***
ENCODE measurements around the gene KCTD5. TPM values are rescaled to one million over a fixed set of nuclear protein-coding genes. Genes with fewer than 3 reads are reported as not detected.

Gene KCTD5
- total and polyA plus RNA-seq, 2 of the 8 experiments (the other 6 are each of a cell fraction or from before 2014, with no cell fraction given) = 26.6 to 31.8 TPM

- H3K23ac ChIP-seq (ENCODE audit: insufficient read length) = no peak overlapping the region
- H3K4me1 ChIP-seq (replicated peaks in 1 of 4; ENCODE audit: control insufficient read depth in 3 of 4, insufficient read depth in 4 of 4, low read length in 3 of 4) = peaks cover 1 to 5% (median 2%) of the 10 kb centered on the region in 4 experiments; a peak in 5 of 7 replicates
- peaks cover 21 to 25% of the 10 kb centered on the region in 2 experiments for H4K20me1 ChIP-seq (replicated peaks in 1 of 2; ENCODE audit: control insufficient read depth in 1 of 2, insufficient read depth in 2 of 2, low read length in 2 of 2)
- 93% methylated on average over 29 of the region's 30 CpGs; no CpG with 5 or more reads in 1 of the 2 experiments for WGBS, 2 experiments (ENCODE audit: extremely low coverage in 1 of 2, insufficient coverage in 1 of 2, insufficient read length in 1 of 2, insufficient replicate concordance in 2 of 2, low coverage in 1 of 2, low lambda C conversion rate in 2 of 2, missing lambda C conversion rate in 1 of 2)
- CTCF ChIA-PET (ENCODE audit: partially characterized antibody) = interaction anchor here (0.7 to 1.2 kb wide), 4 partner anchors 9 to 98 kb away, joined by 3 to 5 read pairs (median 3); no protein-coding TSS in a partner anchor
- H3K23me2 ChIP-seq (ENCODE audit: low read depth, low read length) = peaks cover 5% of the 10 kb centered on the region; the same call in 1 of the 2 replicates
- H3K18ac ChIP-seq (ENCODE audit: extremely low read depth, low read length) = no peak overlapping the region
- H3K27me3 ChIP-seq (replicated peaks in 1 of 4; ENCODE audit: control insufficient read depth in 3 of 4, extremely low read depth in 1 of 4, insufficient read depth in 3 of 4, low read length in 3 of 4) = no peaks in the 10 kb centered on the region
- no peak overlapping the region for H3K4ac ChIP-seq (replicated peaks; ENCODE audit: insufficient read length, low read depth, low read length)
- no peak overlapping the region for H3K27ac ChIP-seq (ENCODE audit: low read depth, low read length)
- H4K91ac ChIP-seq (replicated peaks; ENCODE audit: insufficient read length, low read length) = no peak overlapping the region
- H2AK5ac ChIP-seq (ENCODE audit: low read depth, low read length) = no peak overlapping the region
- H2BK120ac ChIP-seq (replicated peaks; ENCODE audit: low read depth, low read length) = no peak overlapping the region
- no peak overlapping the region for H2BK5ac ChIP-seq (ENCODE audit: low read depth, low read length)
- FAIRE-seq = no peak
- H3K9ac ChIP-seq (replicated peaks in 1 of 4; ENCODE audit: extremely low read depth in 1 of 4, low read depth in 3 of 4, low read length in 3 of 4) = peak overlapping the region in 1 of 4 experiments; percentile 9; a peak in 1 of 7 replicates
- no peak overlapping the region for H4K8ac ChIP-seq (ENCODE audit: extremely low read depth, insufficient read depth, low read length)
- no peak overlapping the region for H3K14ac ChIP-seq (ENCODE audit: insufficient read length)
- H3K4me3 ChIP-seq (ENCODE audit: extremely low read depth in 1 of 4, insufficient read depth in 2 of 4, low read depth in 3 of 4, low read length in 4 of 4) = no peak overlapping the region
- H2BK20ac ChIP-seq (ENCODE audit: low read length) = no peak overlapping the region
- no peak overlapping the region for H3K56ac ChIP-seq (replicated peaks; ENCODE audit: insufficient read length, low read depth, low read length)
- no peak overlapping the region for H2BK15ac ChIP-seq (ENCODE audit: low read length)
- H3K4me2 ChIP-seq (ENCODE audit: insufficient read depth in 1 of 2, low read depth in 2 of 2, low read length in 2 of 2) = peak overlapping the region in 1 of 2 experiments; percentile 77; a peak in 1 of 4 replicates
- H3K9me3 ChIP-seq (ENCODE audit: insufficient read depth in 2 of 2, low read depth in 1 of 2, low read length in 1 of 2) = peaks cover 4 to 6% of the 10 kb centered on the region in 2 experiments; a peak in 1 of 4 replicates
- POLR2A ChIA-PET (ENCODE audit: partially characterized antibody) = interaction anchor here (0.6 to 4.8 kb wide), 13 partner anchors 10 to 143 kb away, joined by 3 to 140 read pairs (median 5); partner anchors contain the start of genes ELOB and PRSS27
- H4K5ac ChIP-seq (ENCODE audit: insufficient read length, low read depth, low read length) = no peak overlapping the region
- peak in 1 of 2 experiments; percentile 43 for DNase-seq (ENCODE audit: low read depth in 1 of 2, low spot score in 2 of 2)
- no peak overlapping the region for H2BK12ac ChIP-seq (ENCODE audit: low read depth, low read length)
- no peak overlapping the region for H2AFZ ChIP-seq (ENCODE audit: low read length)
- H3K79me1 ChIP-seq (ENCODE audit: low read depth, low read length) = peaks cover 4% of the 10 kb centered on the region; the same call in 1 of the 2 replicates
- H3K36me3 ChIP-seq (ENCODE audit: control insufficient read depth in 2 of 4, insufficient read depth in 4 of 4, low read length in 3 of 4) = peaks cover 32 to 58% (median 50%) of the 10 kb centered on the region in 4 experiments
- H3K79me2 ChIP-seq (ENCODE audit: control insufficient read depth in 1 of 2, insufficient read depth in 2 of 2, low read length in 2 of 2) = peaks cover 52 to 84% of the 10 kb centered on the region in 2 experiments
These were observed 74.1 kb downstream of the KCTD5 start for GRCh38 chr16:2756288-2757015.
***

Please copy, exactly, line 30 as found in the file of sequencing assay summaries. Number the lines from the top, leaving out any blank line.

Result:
- peak in 1 of 2 experiments; percentile 43 for DNase-seq (ENCODE audit: low read depth in 1 of 2, low spot score in 2 of 2)